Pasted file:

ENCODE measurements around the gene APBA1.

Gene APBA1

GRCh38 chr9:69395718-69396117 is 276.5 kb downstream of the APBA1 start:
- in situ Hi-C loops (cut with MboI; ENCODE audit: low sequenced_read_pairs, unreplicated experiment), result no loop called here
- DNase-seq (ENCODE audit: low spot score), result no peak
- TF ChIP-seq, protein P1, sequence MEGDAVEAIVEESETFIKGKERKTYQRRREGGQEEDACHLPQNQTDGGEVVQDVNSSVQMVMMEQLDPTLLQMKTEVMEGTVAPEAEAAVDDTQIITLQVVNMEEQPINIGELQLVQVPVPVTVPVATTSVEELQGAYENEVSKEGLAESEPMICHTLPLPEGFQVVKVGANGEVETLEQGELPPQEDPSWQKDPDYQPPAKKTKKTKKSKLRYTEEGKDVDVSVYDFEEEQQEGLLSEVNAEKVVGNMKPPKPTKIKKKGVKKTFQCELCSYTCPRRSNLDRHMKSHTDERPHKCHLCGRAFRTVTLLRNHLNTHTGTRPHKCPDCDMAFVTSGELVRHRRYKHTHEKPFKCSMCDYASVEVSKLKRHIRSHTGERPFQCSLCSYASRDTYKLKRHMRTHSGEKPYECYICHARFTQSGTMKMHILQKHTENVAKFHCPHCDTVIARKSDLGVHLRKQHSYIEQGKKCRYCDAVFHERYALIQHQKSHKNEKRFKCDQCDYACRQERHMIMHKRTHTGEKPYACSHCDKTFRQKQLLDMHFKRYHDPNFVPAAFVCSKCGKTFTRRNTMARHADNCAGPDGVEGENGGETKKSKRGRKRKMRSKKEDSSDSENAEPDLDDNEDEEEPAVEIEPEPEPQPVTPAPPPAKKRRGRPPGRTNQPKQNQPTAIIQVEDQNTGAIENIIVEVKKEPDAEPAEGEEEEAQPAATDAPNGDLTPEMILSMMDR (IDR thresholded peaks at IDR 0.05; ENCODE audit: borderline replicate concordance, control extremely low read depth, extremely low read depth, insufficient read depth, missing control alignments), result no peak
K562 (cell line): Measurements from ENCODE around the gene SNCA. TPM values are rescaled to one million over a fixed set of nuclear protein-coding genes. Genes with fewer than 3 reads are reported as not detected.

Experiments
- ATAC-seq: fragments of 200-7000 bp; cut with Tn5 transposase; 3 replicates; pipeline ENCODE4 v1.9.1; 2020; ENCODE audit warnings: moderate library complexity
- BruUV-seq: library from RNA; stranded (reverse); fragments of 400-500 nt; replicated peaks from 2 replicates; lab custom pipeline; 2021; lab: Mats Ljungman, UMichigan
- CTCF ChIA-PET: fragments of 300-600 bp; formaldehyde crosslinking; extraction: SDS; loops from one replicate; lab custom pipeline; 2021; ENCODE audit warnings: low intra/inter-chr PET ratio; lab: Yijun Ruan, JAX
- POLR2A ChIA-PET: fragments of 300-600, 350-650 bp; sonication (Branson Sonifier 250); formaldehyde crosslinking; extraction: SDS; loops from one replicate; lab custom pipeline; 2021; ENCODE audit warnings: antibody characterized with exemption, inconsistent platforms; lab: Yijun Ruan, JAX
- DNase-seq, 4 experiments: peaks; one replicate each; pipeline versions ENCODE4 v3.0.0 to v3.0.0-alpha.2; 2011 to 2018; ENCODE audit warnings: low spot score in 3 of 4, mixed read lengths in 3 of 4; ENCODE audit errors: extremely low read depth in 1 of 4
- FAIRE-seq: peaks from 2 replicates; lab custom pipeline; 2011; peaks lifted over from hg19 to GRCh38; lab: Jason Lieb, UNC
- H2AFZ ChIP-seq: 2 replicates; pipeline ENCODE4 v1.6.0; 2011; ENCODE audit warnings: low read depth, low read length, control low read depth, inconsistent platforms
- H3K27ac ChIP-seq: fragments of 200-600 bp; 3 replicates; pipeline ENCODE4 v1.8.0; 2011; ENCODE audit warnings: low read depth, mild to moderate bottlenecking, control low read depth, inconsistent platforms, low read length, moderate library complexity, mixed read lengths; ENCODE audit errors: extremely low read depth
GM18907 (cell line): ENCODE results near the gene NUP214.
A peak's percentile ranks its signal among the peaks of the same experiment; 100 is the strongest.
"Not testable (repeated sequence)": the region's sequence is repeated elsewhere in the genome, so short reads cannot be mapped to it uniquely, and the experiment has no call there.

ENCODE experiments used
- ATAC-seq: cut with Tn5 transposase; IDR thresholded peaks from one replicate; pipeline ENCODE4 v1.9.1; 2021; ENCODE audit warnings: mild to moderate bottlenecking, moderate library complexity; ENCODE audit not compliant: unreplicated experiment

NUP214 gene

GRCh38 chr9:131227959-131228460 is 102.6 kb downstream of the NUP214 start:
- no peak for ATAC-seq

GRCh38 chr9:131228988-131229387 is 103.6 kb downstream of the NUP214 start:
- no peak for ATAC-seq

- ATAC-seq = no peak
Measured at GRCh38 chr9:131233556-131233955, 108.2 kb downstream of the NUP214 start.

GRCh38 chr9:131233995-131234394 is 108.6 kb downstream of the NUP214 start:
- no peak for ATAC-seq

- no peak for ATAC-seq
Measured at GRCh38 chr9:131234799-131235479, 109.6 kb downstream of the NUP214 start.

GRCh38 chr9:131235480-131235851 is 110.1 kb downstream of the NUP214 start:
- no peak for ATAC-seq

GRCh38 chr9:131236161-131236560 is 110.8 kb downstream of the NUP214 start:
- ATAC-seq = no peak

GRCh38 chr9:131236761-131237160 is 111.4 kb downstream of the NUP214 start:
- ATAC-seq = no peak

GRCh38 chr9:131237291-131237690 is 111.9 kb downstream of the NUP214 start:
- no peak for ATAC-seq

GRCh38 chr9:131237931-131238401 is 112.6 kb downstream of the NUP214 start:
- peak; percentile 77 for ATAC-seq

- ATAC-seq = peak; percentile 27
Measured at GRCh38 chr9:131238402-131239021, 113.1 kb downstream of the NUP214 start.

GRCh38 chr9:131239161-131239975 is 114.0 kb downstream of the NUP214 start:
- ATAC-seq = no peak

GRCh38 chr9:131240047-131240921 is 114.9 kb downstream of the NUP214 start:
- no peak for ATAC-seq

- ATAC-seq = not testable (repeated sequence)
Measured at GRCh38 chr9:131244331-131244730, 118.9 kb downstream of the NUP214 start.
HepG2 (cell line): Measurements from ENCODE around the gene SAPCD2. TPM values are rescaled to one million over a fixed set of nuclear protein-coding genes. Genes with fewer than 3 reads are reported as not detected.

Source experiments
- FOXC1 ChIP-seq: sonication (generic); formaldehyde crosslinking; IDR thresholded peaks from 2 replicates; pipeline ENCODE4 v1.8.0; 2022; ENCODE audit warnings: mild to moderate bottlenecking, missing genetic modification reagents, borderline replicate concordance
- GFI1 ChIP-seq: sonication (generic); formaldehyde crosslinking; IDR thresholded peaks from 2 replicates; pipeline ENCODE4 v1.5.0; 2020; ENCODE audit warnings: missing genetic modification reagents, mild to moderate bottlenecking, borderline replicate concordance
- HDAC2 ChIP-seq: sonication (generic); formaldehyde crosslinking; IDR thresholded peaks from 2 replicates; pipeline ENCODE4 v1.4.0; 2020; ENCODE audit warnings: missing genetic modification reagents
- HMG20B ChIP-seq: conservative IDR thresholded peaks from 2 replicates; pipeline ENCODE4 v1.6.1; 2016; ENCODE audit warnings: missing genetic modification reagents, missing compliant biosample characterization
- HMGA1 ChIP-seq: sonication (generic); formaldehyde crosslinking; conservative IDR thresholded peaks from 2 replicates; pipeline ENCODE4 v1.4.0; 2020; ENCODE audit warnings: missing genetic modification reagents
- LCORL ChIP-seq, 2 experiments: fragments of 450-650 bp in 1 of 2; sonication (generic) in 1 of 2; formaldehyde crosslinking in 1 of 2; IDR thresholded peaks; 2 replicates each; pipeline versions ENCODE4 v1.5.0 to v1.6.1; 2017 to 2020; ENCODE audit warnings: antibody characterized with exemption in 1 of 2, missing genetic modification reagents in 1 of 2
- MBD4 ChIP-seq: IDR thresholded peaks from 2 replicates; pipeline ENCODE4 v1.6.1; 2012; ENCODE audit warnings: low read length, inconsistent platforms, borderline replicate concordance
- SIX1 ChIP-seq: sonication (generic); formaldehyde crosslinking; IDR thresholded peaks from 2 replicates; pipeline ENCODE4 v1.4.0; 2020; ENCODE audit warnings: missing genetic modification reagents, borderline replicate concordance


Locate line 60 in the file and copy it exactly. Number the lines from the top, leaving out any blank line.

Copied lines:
- SIX1 ChIP-seq: sonication (generic); formaldehyde crosslinking; IDR thresholded peaks from 2 replicates; pipeline ENCODE4 v1.4.0; 2020; ENCODE audit warnings: missing genetic modification reagents, borderline replicate concordance